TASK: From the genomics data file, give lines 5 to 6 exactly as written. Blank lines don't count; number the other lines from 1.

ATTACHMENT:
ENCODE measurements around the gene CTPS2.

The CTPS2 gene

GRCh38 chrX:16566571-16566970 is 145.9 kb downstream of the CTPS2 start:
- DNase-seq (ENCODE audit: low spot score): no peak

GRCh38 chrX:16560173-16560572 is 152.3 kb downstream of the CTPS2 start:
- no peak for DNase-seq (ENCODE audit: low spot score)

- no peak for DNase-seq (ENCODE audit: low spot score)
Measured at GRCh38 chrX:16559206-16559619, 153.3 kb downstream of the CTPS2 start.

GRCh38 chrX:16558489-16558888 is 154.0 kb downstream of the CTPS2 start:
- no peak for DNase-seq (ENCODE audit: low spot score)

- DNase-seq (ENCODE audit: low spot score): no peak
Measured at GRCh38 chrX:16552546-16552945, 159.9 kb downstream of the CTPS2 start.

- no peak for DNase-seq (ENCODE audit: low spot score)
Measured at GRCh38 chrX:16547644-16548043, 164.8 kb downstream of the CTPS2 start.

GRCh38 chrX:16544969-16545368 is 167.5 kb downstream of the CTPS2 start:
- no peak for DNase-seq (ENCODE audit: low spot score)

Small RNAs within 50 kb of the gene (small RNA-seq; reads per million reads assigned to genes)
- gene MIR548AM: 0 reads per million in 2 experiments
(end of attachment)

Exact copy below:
GRCh38 chrX:16560173-16560572 is 152.3 kb downstream of the CTPS2 start:
- no peak for DNase-seq (ENCODE audit: low spot score)